I’m very curious about the social media policies as well. I totally agree that above all students need to be protected but the wording seems a bit vague. I know Facebook has become an increasingly popular site for FIRSTers to connect on over the past few years for both students and mentors (myself included). Does this only pertain to just the students I directly mentor on my team or does it expand to all students in the FIRST family which I assume it would expand to every student? It looks clear that inside of FIRST related areas its okay as long as things remain appropriate (design feedback, strategy discussions, etc) but what happens if I post something non-FIRST related and that person likes or comments?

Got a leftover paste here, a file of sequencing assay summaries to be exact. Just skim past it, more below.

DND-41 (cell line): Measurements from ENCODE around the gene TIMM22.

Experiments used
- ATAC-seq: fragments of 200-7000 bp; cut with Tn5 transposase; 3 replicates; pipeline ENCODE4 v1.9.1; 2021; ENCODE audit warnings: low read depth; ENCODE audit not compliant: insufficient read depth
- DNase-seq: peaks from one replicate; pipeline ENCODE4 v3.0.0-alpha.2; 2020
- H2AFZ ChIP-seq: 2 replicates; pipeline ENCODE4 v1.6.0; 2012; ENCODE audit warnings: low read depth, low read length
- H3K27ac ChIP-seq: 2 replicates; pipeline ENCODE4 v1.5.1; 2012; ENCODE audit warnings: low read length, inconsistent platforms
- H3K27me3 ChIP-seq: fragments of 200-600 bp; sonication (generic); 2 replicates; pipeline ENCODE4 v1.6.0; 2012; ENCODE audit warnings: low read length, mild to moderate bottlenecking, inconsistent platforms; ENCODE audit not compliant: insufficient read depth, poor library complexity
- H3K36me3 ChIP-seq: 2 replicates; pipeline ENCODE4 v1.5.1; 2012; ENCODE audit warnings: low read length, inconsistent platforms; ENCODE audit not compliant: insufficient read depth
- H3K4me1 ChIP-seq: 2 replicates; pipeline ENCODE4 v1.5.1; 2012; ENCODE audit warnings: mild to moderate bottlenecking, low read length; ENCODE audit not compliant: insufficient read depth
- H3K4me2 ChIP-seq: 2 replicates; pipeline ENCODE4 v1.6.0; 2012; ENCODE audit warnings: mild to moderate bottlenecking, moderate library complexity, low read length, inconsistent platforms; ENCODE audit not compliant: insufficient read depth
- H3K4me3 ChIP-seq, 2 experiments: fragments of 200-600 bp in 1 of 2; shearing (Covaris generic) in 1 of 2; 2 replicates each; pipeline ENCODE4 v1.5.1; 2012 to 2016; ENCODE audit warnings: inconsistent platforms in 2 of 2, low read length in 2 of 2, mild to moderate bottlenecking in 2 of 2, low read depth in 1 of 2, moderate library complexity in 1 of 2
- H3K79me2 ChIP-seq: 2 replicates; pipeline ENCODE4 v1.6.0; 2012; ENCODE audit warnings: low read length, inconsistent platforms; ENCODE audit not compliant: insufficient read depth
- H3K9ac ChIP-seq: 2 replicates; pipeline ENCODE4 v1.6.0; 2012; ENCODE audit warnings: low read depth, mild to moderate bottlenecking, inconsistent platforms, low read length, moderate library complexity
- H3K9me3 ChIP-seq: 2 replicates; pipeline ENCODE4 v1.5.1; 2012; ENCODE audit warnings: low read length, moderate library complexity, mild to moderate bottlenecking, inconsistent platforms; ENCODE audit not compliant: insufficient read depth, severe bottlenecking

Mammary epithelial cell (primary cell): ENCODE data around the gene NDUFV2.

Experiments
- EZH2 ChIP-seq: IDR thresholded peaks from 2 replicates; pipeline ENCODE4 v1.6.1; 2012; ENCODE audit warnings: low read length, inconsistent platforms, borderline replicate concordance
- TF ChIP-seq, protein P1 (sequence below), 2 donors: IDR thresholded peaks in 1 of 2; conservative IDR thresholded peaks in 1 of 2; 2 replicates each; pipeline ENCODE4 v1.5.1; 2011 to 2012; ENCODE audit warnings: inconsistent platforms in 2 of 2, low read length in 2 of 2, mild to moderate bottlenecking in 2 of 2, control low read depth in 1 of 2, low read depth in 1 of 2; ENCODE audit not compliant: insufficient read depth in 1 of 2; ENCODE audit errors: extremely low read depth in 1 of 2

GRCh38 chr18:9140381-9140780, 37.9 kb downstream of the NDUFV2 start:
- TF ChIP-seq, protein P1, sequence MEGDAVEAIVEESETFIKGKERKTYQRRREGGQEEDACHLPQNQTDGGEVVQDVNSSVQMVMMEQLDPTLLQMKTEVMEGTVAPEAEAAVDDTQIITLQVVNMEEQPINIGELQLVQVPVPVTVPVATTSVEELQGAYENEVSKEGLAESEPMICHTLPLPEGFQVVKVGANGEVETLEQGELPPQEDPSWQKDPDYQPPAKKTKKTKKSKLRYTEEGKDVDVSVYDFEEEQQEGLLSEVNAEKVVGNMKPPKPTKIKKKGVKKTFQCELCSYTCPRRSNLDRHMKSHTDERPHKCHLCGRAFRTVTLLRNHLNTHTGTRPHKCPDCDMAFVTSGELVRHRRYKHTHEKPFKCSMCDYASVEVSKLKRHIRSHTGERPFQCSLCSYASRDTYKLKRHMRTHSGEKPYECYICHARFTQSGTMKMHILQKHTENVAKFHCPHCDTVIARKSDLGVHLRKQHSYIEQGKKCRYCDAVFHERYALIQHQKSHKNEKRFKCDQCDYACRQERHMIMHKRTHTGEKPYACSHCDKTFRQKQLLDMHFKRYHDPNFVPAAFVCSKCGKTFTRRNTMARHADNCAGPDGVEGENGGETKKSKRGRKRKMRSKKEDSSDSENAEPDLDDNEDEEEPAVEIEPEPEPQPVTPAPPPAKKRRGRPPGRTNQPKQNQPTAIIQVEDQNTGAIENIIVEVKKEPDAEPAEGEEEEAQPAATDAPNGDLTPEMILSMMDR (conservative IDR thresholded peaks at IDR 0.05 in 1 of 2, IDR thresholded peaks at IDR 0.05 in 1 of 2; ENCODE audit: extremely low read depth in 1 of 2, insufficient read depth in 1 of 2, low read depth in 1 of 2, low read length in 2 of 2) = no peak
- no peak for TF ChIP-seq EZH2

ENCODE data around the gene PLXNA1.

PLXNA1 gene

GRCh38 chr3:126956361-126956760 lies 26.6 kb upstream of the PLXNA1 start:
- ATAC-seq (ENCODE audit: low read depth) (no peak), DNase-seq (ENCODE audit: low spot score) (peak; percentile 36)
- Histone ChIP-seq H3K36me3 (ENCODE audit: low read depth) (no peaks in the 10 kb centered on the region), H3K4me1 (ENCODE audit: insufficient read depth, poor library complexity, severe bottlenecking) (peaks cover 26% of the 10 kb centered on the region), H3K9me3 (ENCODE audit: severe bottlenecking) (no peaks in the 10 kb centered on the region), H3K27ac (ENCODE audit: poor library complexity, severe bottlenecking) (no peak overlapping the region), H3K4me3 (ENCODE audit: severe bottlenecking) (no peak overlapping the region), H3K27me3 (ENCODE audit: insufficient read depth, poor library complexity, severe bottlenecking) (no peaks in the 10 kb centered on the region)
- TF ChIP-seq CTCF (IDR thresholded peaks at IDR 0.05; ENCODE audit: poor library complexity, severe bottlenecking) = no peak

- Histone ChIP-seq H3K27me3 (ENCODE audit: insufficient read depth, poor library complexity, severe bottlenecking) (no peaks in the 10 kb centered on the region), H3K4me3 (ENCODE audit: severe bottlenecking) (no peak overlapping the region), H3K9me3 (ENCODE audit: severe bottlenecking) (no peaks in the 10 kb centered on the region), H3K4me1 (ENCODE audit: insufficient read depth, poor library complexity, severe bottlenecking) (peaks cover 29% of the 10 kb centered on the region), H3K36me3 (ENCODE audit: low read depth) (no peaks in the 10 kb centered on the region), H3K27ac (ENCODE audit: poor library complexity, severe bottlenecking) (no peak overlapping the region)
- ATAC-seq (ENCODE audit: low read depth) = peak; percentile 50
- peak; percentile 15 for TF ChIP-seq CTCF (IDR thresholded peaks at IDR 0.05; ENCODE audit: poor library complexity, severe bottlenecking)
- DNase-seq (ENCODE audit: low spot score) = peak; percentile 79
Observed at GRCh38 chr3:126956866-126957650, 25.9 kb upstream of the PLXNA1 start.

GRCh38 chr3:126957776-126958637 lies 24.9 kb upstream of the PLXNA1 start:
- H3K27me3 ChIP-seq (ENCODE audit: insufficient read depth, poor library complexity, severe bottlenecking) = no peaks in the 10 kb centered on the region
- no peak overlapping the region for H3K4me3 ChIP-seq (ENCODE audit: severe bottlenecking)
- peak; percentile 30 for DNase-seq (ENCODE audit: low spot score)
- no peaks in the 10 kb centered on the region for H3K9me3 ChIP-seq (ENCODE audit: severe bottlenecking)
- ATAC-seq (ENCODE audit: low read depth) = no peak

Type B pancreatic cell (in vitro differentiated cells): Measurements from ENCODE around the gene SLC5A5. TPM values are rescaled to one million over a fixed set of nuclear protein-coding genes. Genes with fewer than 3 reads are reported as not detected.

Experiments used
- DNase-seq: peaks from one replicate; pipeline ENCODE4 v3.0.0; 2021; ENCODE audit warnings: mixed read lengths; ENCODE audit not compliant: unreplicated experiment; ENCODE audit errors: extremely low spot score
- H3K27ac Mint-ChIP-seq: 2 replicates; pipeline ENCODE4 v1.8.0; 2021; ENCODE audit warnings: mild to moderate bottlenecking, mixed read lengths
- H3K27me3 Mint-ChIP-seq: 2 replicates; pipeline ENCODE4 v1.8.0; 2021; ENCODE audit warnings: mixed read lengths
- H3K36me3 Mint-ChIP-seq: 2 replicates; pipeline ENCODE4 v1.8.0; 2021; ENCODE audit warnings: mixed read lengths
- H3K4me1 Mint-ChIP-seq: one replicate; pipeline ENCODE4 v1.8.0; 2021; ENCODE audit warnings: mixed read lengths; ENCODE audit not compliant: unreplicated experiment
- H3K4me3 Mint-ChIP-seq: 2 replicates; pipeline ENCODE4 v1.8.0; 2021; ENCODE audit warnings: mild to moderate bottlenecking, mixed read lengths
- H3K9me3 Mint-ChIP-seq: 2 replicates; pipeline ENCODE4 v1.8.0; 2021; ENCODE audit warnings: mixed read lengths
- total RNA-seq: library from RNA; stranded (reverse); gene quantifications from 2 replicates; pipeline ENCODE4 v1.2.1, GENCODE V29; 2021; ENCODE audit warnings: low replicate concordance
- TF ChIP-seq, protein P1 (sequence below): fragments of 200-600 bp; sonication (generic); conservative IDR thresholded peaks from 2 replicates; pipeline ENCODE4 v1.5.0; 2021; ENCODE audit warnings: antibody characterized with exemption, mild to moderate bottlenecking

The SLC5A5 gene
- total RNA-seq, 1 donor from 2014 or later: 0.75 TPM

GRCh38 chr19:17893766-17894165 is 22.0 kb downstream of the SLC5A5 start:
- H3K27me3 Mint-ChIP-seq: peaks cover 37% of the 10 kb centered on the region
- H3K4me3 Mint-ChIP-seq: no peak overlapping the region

Like I said I’m totally on board with bringing in standard policies for engaging with students but I’m just curious how we handle some of these other issues. I think most of us would agree that FIRST mentors interact with students on their team (and others) more than your average student program between competitions, here on CD, and through social media. This area just seems a little loosely worded for me.

Engaging in personal exchanges such as phone calls,
e-mail, texting, social networking, etc., with a child
outside the context of team activities, educational
matters, or career concerns.

Does that mean we need to close the chit-chat forum?

(I’m being serious, btw)

Honestly, the YPP doesn’t affect my team at all - we already have all these policies in place. The basic idea is to try to prevent any situations that could even look funny from the outside.